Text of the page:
We used rounded fence post toppers (?) for the feet of the main section (I have pieces of furniture pads underneath them in the photos because it weighs a ton and I’m worried it’s going to dent the floor), and casters for the feet of the 2 smaller sections. This way the smaller pieces could be wheeled around the living room to accommodate different seating arrangements. Because I wanted a pile of pillows along the back of the main section and I was concerned they would take up too much space, we built a ledge along the back (which you can see in the third photo) to house the majority of the pillows, leaving ample room for sprawling.
I’ve had a couple of chances to try out the new sofa (I’m on it as I type this) and it’s incredible. It’s so versatile and ridiculously comfortable. I need to make new covers for the seat cushions. I bought the covers from Ikea for them but they are a thick canvas and cat hair sticks to it in an obscene way so I need something more cat friendly. I also just threw on a bunch of pillows for the photos below, but I need to buy fabric for new pillows as well. I’m thinking of sticking with neutrals, with lots of texture, and maybe a couple pillows in jewel toned colours to work with the rest of the living room and kitchen. I’m also considering stenciling the frames, but I have to give that more thought.
Here are some photos I took of the sofa with different placement of the smaller pieces.
…has me adoring (ok, drooling over) this space.
Georgia wrote looking for some inspiration for a project: “I have inherited and begun to restore a lovely old chesterfield couch belonging to a recently deceased great uncle. It’s a labour of love and I want to love it and pass it on after me. Do you have any images of restored chesterfields? I think I want to step away from that men’s club vibe and modernise it somehow with the covering… any input would be amazing. I think I’m heading away from tufting though, in an effort to modernise and simplify (the upholsterer gave me the biggest smile when i decided this, less work for him). I’m not having much luck locating images of nice revamped chesterfields (leather or otherwise) without the tufting… do you know of any?”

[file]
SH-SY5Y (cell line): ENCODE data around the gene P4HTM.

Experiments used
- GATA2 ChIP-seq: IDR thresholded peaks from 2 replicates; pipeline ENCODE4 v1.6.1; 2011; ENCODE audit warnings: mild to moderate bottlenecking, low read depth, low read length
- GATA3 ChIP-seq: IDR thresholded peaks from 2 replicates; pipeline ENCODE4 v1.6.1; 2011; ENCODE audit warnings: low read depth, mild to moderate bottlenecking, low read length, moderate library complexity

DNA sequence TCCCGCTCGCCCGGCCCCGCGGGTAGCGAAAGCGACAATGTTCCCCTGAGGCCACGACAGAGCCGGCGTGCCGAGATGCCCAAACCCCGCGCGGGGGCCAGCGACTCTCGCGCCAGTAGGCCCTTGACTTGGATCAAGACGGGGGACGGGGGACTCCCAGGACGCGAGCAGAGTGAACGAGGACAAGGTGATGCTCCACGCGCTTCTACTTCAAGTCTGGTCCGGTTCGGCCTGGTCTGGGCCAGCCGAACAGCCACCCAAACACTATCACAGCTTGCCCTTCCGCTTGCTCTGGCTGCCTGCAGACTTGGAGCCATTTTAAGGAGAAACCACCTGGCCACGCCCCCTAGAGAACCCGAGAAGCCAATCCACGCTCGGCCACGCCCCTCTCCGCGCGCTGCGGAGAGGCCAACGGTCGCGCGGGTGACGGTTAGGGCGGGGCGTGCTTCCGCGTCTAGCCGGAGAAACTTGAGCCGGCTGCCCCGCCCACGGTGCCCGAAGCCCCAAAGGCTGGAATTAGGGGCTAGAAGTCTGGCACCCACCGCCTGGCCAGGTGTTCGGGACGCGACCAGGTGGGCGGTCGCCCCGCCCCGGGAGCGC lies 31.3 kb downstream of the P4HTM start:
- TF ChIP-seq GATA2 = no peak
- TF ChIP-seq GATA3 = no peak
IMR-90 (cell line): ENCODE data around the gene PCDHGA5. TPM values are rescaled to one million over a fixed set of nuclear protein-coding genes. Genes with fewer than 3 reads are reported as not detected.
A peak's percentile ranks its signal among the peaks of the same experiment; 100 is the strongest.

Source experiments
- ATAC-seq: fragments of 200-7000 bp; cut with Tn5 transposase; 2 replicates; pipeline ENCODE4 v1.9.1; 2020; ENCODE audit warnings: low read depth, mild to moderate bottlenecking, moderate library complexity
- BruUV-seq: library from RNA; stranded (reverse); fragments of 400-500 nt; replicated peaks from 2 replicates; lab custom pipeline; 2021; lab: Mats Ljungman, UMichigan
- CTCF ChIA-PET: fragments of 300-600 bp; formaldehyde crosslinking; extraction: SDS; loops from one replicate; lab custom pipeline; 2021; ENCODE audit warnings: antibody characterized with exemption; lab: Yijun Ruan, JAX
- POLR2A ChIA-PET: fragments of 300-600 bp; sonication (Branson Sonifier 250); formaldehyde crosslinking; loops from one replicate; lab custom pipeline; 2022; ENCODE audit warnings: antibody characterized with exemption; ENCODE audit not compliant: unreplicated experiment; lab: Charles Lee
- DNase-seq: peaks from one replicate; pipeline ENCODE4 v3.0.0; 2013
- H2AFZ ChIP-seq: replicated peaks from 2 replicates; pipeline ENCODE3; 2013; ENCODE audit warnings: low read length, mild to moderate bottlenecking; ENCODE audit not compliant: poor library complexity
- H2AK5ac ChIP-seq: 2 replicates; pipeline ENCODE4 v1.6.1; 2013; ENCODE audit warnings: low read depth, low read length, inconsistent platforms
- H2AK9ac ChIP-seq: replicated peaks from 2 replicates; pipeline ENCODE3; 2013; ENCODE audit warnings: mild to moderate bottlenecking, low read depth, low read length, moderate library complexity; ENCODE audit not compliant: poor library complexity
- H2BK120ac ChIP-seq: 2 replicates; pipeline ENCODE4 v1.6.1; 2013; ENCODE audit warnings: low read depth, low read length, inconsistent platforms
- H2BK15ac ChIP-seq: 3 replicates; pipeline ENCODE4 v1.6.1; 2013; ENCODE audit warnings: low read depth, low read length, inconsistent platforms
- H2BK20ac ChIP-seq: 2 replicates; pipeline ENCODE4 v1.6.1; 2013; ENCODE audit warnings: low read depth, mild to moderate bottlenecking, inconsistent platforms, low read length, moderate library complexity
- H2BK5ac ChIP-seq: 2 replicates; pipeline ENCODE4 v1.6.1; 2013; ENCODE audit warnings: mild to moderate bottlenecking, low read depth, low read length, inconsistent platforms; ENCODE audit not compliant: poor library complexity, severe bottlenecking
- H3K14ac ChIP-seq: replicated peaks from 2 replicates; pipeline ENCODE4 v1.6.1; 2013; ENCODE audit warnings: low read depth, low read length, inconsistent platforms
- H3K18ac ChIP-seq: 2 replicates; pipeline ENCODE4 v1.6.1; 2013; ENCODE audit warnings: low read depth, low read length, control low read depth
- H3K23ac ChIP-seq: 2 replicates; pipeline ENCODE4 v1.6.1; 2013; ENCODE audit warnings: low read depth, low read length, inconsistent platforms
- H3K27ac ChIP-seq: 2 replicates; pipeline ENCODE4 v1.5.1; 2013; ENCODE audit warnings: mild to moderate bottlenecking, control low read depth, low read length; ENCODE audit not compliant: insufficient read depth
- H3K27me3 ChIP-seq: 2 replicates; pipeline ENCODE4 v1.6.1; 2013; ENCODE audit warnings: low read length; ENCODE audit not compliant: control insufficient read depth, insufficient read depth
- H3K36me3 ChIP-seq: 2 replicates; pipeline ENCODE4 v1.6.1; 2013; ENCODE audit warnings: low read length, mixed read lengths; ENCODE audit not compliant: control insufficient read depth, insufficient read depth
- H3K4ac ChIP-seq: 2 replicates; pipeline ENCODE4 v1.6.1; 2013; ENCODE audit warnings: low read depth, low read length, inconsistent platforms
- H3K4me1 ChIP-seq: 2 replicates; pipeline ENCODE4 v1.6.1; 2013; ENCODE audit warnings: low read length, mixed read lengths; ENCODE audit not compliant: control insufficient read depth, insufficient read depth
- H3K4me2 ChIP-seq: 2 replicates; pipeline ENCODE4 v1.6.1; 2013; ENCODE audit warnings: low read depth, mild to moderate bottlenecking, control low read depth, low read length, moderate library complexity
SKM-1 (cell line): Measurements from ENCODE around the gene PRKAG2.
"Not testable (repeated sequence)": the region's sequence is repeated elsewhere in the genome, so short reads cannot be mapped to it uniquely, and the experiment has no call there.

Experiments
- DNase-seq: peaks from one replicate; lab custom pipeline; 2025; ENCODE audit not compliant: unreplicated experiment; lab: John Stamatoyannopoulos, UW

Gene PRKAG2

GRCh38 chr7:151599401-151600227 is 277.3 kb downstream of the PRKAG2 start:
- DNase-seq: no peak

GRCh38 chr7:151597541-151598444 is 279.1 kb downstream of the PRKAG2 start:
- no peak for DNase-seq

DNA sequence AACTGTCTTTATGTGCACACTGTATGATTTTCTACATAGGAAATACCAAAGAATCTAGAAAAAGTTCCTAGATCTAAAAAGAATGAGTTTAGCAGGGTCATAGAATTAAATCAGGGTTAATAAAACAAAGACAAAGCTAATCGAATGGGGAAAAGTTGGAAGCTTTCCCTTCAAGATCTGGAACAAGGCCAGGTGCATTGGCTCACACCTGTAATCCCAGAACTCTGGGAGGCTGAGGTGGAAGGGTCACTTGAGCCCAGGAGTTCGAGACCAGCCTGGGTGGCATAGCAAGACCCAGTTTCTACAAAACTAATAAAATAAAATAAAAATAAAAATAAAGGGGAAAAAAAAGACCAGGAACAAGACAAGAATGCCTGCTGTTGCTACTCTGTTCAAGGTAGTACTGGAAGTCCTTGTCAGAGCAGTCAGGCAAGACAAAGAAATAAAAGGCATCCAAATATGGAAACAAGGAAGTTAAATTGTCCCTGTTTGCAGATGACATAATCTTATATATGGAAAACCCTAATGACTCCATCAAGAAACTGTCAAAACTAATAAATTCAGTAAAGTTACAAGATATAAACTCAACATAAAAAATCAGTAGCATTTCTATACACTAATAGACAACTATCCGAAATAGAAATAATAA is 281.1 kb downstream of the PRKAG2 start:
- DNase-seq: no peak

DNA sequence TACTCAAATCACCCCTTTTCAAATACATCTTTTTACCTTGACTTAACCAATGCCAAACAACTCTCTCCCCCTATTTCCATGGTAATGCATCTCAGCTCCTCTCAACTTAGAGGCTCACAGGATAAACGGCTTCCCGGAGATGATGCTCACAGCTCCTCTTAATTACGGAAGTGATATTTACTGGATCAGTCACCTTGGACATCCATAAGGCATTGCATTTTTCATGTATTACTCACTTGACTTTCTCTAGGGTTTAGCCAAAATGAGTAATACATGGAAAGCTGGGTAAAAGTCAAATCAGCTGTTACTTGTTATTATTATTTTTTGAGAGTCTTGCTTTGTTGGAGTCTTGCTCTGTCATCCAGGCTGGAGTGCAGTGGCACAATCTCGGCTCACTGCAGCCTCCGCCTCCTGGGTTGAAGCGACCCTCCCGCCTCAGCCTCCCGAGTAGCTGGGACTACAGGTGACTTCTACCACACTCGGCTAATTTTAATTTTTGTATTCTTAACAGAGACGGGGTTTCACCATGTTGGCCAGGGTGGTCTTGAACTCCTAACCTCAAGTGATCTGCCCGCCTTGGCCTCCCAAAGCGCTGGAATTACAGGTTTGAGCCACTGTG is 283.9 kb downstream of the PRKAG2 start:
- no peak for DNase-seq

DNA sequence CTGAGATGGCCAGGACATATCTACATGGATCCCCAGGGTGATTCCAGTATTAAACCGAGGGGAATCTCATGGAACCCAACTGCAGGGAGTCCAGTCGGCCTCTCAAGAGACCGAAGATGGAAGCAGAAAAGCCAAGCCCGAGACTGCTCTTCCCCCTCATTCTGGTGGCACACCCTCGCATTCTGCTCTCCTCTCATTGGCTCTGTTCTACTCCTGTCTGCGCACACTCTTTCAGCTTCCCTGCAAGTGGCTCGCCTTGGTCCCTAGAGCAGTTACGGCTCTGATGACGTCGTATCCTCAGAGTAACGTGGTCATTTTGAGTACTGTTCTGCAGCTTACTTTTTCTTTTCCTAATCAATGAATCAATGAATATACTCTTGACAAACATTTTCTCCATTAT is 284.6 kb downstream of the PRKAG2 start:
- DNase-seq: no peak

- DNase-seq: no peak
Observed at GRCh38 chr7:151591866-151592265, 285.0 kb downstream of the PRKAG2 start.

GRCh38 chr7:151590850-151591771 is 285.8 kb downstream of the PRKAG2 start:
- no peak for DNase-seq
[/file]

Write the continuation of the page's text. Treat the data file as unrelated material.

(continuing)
Now I don’t have a photo of Georgia’s chesterfield, but the photo below is what I always envision when I hear the word chesterfield. Leather, black (or brown) with thick rounded arms and lots of tufting in the back.
I was a bit disappointed I’ve got to say that she may forgo the tufting, because I think the tufting is the best part, but if it means keeping your upholsterer happy and your wallet a bit thicker… Anyway, it was difficult finding photos pf chesterfields without tufting, so below I’ve included a wide variety of photos to inspire Georgia. Some aren’t quite chesterfields but they have fabulous upholstery, and some are tufted but you’ll just have to imagine the upholstery without the tufting. I am envisioning velvet, maybe charcoal grey for it’s versatility since this is going to be a piece passed along. I do have to say that the first one below has to be one of the most incredible chesterfield-like sofas I’ve ever seen. I’m not sure about the lavender but the unfinished style is totally knock-your-socks-off drop-dead gorgeous.
|Angus McRitchie||Lucinda Symons|
|Suzy Hoodless||The Rug Company|